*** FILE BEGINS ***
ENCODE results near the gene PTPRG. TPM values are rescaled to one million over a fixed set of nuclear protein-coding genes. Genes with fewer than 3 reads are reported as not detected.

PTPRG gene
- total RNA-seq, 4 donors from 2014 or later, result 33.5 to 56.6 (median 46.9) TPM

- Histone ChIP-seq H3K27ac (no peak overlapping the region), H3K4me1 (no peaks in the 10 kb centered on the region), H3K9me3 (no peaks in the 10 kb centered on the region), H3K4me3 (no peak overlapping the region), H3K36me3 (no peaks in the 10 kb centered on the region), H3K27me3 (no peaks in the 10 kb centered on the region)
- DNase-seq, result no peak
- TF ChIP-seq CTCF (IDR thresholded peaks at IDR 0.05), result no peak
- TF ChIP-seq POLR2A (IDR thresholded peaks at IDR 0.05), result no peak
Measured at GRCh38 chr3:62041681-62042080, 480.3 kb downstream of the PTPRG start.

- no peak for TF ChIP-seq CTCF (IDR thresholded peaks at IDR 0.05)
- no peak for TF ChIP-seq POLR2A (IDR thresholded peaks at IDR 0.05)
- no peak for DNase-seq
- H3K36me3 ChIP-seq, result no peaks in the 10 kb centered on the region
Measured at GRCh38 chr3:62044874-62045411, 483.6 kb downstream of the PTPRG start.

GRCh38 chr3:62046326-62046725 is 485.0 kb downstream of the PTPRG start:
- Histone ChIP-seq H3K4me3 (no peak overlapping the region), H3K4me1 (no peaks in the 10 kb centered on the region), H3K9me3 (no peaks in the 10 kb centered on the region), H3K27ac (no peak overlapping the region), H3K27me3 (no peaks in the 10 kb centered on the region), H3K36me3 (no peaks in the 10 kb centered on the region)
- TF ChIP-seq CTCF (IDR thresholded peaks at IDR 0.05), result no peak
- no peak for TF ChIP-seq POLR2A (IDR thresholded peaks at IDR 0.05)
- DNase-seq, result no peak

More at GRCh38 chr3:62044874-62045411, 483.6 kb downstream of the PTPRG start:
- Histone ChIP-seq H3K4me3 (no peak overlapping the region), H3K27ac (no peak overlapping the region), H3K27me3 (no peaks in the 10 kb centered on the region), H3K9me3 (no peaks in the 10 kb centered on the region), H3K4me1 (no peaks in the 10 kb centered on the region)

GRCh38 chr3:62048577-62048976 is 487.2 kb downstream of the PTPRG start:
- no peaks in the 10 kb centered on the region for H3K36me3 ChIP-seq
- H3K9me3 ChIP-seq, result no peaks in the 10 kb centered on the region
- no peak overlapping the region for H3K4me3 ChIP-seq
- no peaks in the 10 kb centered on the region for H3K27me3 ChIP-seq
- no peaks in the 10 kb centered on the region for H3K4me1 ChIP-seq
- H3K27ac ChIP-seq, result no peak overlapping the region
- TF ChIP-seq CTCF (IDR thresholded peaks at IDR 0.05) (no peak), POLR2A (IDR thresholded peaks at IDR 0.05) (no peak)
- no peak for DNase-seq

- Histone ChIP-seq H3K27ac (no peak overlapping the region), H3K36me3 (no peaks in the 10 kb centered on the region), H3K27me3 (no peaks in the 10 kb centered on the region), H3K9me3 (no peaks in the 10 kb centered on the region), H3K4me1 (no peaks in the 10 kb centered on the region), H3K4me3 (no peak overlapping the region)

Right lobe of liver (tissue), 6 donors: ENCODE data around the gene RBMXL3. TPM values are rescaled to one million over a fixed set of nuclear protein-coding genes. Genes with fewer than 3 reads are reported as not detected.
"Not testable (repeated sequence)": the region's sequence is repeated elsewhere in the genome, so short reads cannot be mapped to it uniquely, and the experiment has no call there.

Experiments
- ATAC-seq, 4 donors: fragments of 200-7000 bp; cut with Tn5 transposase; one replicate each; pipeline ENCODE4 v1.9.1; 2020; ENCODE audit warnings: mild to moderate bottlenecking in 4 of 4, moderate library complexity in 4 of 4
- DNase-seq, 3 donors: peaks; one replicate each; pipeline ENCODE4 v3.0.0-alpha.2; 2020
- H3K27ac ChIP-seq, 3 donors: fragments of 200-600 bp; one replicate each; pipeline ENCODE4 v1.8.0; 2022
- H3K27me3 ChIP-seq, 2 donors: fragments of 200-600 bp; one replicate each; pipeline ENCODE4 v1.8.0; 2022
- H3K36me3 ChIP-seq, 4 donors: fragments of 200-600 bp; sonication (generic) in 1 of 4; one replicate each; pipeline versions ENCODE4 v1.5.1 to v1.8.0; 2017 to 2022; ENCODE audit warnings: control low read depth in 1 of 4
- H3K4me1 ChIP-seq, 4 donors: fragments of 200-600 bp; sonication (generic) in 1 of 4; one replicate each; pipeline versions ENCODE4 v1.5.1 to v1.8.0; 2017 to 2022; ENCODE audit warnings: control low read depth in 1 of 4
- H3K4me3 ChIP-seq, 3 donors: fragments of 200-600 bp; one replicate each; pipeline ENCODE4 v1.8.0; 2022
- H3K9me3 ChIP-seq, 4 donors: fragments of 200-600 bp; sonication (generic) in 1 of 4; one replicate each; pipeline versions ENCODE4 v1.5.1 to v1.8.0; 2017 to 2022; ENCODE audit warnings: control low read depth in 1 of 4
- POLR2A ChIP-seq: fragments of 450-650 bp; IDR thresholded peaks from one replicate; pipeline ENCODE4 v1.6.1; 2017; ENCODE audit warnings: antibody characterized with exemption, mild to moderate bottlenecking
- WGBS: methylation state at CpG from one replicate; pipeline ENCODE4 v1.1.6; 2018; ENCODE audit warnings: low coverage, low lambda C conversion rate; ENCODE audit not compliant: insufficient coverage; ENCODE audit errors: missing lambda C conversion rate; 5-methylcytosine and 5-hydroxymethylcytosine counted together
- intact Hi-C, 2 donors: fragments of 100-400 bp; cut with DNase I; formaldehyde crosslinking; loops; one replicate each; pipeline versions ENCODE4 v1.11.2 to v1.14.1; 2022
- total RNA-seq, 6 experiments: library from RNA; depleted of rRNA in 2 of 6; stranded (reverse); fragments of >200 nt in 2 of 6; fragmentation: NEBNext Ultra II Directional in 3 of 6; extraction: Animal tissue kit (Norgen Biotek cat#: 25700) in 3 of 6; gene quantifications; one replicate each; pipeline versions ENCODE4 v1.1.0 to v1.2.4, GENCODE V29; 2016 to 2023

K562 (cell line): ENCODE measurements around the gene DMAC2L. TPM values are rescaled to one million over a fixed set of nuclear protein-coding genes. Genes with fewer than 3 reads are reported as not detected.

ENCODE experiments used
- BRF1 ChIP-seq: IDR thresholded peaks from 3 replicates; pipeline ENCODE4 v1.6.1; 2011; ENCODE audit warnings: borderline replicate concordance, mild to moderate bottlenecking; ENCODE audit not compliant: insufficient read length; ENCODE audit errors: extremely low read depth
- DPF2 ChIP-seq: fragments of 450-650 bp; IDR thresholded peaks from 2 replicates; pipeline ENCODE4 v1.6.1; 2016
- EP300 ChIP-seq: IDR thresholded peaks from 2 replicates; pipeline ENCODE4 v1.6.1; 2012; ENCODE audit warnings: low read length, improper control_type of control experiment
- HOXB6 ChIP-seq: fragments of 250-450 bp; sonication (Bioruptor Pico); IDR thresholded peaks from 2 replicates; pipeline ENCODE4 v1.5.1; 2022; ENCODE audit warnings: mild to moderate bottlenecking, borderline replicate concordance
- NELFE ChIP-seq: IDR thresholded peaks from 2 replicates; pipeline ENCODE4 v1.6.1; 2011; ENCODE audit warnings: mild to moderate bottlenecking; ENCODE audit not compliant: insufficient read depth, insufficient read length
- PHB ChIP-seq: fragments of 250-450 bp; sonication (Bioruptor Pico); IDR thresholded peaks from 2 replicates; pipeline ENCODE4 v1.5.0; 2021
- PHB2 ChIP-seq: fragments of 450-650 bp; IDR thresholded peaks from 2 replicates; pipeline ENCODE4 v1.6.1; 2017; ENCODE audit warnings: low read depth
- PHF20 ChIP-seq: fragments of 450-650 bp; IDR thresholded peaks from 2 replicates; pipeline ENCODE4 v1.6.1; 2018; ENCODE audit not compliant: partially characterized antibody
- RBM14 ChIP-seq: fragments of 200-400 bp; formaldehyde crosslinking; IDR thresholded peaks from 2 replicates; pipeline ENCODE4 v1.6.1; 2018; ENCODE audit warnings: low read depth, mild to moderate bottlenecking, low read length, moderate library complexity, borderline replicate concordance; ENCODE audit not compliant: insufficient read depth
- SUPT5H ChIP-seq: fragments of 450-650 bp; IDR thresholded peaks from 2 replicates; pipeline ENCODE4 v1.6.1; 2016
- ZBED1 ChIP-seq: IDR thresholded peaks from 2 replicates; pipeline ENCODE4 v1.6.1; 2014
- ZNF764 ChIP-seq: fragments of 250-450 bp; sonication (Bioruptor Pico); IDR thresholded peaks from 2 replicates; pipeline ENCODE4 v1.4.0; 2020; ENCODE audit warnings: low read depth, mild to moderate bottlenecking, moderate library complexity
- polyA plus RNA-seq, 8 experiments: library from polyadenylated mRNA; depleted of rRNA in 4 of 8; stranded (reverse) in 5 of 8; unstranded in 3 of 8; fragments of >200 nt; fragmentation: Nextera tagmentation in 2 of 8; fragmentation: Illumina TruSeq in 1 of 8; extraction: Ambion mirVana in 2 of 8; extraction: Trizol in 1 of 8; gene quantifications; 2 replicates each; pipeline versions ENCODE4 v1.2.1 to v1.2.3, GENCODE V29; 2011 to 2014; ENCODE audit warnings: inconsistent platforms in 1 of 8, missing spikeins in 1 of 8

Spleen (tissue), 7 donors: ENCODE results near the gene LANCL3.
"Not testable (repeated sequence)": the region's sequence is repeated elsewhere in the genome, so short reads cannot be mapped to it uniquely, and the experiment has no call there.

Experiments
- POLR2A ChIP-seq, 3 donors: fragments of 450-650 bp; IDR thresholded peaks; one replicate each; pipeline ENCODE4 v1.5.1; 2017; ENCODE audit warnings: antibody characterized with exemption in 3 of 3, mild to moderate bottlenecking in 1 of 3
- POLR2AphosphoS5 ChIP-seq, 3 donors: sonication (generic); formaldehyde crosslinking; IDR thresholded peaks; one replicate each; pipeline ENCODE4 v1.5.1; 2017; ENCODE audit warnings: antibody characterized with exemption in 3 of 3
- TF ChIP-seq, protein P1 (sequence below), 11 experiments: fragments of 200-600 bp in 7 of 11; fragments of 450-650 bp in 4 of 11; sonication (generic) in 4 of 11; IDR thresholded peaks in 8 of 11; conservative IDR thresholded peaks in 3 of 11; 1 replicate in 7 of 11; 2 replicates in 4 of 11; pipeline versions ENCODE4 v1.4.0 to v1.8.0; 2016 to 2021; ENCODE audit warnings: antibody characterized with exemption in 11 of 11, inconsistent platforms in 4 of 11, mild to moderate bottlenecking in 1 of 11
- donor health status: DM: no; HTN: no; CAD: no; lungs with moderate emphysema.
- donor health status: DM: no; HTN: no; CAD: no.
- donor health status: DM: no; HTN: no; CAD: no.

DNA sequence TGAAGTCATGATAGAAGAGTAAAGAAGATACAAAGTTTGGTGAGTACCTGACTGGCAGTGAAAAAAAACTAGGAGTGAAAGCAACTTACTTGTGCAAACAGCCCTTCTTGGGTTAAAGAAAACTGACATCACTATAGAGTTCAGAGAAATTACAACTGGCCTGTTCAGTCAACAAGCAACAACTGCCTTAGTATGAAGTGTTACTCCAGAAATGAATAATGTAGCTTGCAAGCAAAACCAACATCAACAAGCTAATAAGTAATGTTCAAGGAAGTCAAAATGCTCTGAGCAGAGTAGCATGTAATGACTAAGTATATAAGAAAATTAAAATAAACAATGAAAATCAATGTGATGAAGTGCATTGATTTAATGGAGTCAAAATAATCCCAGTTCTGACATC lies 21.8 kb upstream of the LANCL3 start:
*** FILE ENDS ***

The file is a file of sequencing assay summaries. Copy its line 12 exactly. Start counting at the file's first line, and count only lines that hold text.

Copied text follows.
- H3K36me3 ChIP-seq, result no peaks in the 10 kb centered on the region